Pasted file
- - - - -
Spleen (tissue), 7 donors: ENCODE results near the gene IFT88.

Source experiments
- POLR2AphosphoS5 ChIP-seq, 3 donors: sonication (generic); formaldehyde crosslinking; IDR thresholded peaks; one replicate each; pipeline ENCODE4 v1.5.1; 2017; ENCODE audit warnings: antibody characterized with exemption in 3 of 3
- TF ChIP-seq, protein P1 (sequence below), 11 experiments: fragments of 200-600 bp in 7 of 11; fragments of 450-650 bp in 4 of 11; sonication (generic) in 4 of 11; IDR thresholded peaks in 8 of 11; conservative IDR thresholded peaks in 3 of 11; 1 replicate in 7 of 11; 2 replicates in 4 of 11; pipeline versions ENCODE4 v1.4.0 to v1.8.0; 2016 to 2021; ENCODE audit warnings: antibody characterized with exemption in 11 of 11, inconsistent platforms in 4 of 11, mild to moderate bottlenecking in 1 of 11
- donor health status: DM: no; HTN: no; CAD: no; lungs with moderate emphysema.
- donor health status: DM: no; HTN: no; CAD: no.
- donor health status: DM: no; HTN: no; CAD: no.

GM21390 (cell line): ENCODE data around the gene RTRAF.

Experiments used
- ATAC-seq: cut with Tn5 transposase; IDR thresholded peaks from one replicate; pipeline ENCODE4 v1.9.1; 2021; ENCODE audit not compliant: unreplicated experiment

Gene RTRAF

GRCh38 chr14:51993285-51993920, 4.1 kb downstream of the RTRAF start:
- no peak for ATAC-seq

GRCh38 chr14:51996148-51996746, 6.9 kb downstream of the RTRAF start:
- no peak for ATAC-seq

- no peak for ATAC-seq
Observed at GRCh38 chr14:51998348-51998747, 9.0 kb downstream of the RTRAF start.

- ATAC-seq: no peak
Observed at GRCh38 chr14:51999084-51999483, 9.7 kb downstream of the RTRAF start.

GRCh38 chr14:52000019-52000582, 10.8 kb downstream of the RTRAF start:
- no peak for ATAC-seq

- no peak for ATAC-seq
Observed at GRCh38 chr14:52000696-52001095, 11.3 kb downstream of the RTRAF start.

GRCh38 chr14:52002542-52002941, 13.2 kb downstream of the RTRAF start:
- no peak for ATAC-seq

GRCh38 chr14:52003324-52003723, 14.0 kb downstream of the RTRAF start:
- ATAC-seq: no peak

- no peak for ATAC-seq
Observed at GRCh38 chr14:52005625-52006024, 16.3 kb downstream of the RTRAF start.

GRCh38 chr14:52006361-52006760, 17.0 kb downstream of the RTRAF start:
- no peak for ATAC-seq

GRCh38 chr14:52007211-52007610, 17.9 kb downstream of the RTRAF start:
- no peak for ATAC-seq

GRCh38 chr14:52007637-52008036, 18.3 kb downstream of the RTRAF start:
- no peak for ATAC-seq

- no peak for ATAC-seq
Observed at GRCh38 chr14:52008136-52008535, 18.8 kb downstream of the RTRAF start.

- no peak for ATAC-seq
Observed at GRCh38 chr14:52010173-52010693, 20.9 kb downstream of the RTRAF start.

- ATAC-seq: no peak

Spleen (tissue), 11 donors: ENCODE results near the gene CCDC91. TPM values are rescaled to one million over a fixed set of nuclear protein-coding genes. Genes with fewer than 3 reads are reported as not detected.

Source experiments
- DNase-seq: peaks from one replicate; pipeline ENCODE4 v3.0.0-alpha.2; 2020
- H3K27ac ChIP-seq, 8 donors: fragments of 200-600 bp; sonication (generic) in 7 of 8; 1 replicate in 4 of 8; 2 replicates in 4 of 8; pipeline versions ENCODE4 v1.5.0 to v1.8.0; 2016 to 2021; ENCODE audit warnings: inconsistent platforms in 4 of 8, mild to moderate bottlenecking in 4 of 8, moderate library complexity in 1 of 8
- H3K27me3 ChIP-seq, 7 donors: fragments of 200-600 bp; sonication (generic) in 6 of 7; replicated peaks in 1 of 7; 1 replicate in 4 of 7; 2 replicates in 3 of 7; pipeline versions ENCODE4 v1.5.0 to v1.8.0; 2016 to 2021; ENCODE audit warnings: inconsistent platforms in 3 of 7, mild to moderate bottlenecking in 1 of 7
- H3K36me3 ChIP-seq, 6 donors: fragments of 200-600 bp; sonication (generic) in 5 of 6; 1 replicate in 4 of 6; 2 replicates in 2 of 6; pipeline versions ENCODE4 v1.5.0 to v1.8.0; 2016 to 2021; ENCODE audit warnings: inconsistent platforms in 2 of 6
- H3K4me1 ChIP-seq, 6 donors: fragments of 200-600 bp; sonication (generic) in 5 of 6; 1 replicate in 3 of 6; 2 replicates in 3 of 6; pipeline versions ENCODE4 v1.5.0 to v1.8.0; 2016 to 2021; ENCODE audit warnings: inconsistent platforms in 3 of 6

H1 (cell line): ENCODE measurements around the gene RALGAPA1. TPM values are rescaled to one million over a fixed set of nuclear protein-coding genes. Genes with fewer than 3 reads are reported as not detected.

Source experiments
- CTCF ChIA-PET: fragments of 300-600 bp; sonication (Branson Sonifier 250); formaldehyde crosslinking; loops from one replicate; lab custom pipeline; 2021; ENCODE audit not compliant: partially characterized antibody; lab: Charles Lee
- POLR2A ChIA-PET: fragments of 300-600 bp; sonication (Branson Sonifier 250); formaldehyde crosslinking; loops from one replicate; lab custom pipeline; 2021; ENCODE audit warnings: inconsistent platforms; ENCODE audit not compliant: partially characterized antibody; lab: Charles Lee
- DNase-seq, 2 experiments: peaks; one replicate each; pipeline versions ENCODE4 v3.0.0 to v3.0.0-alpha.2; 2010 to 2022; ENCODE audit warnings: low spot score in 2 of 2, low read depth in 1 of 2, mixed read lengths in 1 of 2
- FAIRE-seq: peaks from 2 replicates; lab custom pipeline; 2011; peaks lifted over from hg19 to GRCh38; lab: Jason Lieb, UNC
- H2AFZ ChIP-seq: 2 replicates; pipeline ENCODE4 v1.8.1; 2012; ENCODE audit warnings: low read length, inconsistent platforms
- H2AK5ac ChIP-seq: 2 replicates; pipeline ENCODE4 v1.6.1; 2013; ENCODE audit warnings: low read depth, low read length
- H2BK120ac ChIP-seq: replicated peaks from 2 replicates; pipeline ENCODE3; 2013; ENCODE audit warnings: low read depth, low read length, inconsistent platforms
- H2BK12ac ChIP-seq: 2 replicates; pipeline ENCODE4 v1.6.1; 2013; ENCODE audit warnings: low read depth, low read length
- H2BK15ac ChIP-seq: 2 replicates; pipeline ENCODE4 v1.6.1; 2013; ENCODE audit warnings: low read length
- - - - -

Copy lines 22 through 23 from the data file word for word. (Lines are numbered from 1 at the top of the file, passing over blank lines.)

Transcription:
- no peak for ATAC-seq
Observed at GRCh38 chr14:52000696-52001095, 11.3 kb downstream of the RTRAF start.